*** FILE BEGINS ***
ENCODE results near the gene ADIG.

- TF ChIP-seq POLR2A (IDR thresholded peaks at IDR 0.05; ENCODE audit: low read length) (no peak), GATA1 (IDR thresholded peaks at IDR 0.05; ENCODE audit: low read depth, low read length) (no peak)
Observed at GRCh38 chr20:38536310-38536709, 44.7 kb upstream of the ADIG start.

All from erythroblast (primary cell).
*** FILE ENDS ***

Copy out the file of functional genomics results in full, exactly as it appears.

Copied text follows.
ENCODE results near the gene ADIG.

- TF ChIP-seq POLR2A (IDR thresholded peaks at IDR 0.05; ENCODE audit: low read length) (no peak), GATA1 (IDR thresholded peaks at IDR 0.05; ENCODE audit: low read depth, low read length) (no peak)
Observed at GRCh38 chr20:38536310-38536709, 44.7 kb upstream of the ADIG start.

All from erythroblast (primary cell).